Cost of Covid-19 expected to reach €28bn by end of 2021

Minister for Public Expenditure and Reform Michael McGrath said the cost covers business supports, a rise in health spending, and wage subsidies.
Cost of Covid-19 expected to reach €28bn by end of 2021

By Cate McCurry, PA

Government spending on pandemic measures is to rise to €28 billion by the end of the year, the Minister for Public Expenditure and Reform has said.

Michael McGrath said the cost covers business supports, a rise in health spending, and wage subsidies across 2020 and 2021.

The Fianna Fáil minister told an Institute of International and European Affairs (IIEA) webinar that the spending was “entirely appropriate”.

“By the end of this year, my department estimates that we will have incurred up to 28 billion euro in direct Covid-related expenditure over 2020 and 2021,” he said.

“As a result of these measures, a general government deficit of 19 billion euro, or nearly 5.5%, is estimated for 2020 – a 21 billion euro swing from 2019.

“A deficit of a similar size is expected again in 2021.

“It is entirely appropriate that we have acted to support the economy in these circumstances and this has been greatly assisted by the approach taken by the European Central Bank in its response to the pandemic.”

Mr McGrath warned there are many dark days ahead as the country emerges from the pandemic.

On Tuesday, the Government announced the first plan to ease out of Level 5 restrictions in place since December.

From April 12th, two households will be able to meet outdoors for social and recreational purposes.

As of then, the 5km travel limit will no longer apply and people will be allowed to travel within their county for exercise and recreation.

“What we outlined yesterday is a sensible road map for the gradual reopening of the country over the months ahead,” Mr McGrath said.

“By mid-summer, certainly by July, we will have the prospect of a summer that was very similar to last year, where we had a lot of freedoms and were able to spend time in different parts of the country and avail of hospitality and do all of the things we like to do.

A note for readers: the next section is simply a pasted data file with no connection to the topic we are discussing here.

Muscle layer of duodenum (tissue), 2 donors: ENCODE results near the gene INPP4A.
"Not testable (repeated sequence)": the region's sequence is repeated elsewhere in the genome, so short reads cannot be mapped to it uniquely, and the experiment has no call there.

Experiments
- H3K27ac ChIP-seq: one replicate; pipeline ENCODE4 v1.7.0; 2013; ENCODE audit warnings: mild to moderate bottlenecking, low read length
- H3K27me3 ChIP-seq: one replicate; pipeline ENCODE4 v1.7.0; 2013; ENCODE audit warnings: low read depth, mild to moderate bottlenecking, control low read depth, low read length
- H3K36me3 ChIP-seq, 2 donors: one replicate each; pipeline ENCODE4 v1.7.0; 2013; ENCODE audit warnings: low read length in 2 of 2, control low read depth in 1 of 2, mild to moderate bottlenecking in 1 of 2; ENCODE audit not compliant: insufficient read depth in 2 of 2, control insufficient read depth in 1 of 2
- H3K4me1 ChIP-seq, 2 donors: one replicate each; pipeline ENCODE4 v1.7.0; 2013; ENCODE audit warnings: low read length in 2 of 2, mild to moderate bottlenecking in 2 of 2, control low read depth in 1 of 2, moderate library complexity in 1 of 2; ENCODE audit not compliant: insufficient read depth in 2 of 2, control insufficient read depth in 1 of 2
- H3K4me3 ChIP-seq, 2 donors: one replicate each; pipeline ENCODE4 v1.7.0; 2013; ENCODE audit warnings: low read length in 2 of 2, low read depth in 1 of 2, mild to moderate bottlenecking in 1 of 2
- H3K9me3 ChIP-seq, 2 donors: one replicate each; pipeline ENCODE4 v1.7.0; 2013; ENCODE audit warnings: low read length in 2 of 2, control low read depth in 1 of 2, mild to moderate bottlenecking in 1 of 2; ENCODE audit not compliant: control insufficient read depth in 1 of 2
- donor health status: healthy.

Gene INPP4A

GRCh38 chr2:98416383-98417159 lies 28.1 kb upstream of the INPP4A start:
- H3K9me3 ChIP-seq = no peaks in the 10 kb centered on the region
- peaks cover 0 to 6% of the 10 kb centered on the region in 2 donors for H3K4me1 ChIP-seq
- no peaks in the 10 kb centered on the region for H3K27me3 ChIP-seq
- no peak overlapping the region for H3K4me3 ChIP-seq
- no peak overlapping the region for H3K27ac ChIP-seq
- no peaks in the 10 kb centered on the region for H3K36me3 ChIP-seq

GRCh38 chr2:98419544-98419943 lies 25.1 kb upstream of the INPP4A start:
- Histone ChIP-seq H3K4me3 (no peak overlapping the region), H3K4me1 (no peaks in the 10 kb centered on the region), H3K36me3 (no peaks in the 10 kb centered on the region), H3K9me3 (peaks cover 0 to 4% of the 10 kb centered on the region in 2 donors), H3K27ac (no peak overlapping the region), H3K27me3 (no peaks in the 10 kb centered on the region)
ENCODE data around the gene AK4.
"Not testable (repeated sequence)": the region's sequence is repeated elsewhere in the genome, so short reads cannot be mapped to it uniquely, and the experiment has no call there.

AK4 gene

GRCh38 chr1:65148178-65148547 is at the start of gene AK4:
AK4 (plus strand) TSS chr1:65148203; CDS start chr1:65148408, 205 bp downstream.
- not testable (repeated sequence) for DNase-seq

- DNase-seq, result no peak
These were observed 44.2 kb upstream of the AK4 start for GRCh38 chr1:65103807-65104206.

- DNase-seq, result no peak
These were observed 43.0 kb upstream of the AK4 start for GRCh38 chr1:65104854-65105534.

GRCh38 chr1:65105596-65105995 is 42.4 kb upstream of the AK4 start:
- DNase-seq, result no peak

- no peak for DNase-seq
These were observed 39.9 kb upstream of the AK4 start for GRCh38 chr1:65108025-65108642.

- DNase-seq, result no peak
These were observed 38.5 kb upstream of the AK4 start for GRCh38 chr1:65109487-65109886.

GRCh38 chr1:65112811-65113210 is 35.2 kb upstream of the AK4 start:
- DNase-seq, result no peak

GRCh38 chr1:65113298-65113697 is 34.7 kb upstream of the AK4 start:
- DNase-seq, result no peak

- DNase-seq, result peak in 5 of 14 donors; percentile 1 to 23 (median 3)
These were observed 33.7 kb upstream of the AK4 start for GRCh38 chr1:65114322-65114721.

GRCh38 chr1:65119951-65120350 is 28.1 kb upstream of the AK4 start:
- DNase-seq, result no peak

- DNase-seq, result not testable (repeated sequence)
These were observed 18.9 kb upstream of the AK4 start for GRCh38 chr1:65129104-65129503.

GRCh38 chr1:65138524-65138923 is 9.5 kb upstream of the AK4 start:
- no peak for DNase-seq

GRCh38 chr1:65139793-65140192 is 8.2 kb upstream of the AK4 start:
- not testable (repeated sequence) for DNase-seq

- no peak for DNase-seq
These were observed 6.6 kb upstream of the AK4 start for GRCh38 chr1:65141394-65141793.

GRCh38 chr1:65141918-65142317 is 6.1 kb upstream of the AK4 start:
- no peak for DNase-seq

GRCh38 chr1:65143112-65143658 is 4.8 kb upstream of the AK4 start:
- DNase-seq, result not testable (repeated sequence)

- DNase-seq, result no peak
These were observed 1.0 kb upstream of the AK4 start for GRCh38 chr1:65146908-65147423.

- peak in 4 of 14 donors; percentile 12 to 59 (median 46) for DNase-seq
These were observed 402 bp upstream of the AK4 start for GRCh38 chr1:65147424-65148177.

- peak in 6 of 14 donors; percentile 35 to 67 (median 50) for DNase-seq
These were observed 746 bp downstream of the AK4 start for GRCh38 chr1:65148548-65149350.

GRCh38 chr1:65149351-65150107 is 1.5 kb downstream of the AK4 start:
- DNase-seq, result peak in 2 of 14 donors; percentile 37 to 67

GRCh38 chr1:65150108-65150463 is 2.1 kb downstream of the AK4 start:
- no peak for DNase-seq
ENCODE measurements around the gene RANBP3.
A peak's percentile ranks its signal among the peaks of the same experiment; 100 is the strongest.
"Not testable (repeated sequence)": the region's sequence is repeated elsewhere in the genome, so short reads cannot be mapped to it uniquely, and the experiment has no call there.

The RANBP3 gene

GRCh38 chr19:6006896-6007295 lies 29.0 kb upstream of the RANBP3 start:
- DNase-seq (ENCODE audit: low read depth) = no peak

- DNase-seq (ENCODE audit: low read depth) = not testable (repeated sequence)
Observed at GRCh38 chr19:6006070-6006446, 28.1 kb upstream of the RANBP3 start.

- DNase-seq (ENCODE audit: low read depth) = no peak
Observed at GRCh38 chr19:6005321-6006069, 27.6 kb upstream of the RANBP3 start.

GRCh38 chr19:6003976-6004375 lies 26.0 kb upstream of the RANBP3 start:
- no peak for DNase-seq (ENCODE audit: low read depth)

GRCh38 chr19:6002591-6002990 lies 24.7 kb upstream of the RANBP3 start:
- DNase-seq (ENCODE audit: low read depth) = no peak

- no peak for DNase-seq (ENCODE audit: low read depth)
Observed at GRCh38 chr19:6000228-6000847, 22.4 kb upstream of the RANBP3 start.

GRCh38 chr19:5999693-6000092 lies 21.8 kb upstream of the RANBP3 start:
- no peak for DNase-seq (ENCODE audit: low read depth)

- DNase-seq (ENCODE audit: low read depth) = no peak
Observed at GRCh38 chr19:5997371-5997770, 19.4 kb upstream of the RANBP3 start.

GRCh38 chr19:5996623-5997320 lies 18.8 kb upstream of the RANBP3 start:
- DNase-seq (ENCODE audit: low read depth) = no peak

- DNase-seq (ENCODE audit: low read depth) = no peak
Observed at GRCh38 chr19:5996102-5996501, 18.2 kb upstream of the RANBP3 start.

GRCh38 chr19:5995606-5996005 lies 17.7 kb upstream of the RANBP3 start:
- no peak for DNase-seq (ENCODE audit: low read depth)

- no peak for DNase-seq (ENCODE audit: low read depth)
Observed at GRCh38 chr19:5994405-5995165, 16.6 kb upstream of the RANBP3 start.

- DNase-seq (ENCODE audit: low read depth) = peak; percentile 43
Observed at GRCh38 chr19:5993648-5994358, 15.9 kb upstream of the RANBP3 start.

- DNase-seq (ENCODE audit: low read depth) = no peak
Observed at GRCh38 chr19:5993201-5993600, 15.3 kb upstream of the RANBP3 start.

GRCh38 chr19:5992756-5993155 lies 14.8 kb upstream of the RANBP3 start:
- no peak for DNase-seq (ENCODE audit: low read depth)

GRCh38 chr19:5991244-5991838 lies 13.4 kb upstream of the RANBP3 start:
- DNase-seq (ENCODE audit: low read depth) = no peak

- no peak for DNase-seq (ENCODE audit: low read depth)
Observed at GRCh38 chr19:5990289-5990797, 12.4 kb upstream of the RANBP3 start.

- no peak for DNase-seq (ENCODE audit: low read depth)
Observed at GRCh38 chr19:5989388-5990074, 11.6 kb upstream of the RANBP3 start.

“We have a journey to get there; that’s why it has to be gradual and carefully managed.”

Mr McGrath said he is confident that the Irish economy is going to improve and that it will see a significant recovery in the second half of this year.

He added that the recovery will “gather momentum” over the course of 2022.

The minister also said that any phasing-out of business supports will be difficult, but that it will done in a careful and gradual way.

“We have committed to all the supports in place will remain there at the current rates until the end of June,” he added.

“Before the end of June we will signal what our plan is for beyond that.

“We recognise how valuable those supports are, and any rapid or sudden reduction or removal of those supports would simply result in a lot of those employees being paid in part through the Employment Wage Subsidy Scheme (EWSS) being let go and transferred on to the PUP (Pandemic Unemployment Payment).

“We need to think very carefully about that transition and ensure that, as we taper off supports over time, that it’s done in a very sensitive and gradual manner.

“Some of the supports we have in place will be with us for some time, perhaps in a different manner.

“There will be no cliff edge in June.”

Mr McGrath also warned that the pandemic has changed people’s spending habits.

“I think it’s too early to write off certain sectors and businesses – businesses that were viable up to a year ago deserve the benefit of the doubt,” he said.

“Undoubtedly our experience of Covid over the last 12 months will have accelerated certain trends and changes in consumption patterns and the way we purchase goods and services, and that picture is evolving and will reveal itself further over the months ahead.”

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